Their letter comes as the Bill returns to the House of Lords where it is due to face concerted opposition, with so many peers requesting to speak that business managers have been forced to set aside another day for the debate.
More than 90 members have applied to speak in the Second Reading debate. Attempts will be made to block the Bill or to delay it by referring key parts to a select committee.
Ministers are expected to offer one concession – an amendment designed to spell out more clearly that the Health Secretary has ultimate legal responsibility for the NHS. But there is growing anxiety within the Government that critics could muster enough support to delay the measure.
… (article continues)
As the House of Lords prepares to vote on the NHS and Social Care Bill, it is clear that medical professionals and the British people – despite a protracted listening exercise by the Government – still do not support existing plans for the NHS.
Despite the Prime Minister’s claims to the contrary, it is public fact that every single Royal College representing nurses, GPs and midwives maintain serious concerns about the Bill. The official policy of the British Medical Association is that the Bill be withdrawn.
… (letter continues)
Labour will work with the government to reform NHS commissioning but only if the Health Bill is scrapped.
The new Shadow Health Secretary Andy Burnham has written to the Secretary of State for Health Andrew Lansley, warning the NHS is now in the “danger zone” as he has “failed to build a consensus around his plans”.
Burnham said it is time to “stop digging” and “change course” if patient care is to be protected.
He has pledged his commitment to work alongside the government to develop “true clinician-led commissioning in every locality in England” in return for the withdrawal of the Bill.
Labour believes that such reforms do not need legislation, and could be implemented quickly.
“This approach offers a way ahead that everybody could unite behind,” said Burnham.
… (article continues)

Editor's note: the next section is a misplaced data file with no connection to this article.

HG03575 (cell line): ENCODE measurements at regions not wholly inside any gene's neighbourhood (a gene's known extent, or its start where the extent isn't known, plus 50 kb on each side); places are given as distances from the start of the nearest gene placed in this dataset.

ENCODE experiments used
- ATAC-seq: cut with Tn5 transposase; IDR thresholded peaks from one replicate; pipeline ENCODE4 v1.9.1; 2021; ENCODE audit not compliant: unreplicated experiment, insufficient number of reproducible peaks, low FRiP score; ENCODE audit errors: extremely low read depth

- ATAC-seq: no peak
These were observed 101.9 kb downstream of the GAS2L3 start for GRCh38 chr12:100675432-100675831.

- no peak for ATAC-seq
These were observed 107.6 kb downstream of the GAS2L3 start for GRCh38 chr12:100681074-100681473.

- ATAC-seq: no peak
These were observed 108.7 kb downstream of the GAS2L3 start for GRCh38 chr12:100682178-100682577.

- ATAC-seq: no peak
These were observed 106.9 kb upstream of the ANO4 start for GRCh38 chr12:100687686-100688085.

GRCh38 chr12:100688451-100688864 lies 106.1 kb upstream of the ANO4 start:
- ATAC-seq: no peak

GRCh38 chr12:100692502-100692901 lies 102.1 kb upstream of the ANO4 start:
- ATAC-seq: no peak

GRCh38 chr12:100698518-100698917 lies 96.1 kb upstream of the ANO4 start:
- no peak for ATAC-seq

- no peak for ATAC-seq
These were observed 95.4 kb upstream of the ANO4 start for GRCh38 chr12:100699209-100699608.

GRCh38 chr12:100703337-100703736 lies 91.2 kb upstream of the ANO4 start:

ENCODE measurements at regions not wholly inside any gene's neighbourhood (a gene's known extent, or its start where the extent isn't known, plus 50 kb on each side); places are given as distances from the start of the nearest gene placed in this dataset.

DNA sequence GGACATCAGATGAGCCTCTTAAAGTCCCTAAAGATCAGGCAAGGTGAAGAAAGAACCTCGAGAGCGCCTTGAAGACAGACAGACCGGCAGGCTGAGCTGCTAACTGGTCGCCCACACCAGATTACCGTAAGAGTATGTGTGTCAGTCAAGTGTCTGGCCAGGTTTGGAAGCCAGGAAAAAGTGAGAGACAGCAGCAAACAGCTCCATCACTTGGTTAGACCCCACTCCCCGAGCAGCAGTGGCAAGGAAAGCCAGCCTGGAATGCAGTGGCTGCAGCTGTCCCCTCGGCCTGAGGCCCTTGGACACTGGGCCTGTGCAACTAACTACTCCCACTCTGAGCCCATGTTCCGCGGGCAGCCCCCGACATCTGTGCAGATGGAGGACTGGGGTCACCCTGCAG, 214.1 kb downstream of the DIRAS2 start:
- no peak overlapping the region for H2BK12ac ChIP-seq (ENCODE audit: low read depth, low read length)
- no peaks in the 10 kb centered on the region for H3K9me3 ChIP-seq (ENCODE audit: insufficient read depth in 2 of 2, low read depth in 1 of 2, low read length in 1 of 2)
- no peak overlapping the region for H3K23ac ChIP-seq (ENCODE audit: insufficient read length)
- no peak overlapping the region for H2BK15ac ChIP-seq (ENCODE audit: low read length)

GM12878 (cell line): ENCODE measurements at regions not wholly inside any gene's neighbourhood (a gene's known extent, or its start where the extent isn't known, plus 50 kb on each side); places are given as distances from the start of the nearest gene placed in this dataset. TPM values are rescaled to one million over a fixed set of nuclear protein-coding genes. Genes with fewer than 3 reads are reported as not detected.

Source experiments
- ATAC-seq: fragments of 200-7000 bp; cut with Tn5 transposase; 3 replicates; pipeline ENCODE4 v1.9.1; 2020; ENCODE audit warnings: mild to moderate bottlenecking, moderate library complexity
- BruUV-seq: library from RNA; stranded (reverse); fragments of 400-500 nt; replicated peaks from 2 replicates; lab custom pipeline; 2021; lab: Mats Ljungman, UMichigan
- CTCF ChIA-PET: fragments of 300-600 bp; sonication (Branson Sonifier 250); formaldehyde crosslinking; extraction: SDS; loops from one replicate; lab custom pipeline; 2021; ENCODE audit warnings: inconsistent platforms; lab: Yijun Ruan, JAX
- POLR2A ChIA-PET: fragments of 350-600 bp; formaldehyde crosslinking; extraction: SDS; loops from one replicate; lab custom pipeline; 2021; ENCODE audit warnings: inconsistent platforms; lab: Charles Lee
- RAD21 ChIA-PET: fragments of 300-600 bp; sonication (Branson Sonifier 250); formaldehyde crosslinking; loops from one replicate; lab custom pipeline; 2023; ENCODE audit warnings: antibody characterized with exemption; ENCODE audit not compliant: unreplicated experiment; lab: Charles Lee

Up to 3,000 protestors, many dressed in surgical scrubs, lay down on the bridge in central London at 1pm as a huge ‘Save our NHS’ banner was unfurled across it.
The demonstration came as the House of Lords prepared to debate the Health Bill this week.
GPs including RCGP chairwoman Dr Clare Gerada visited the protest to show their support.
Dr Louise Irvine, a partner at the Amersham Vale Practice, in Lewisham, London said she took part because it was important to show the profession’s anger at the reforms.
‘This Bill has hardly had any scrutiny, it has been rushed through,’ she said. ‘Many MPs have said they didn’t have time to study it properly.’
The reforms were the ‘biggest change to the NHS since it began’, Dr Irvine warned. She argued that the government had no mandate for the reforms, and was trying to implement changes in the face of huge opposition from NHS staff and healthcare organisations.
Dr Irvine said she hoped the House of Lords would delay the Bill for so long that it would run out of time, or throw it out.
‘I’m worried about privatisation and fragmentation of health services, the huge transaction costs of running a market, the loss of accountability of the secretary of state, the postcode lottery as clinical commissioning groups decide what services are available on the NHS,’ she said.
Dr Irvine warned that if the range of services available on the NHS became more limited, patients may be forced to take out private health insurance as a back-up to NHS healthcare.
Dr Julia Hodges, of the Villa Street Practice in Southwark, London, said: ‘Andrew Lansley likes to make out that GPs are backing the Bill and support what he’s doing, but all the surveys of GPs’ attitudes show 60 to 70 per cent do not support it. So it was good to be able to put people straight. I worry our relationship with patients will suffer because of the reforms. They will ask if their GP is benefiting financially from the way they refer. I worry answer may be ‘Yes’ after the Bill.’
But a DoH spokeswoman rejected fears about the NHS reforms. ‘Claims that we aim to privatise the NHS amount to nothing more than ludicrous scaremongering. We have made it crystal clear, time and again, that we will never, ever, privatise the NHS,’ she said.
‘The reality is that we’ve protected the NHS budget, we are giving more power and choice to patients over how they get treated, keeping waiting times low and cutting bureaucracy so more cash gets to the front line.’
[You can’t trust the Tories – or the Lib-Dem Tories – on the NHS]
27/11/13 Having received a takedown notice from the Independent newspaper for a different posting, I have reviewed this article which links to an article at the Independent’s website in order to attempt to ensure conformance with copyright laws.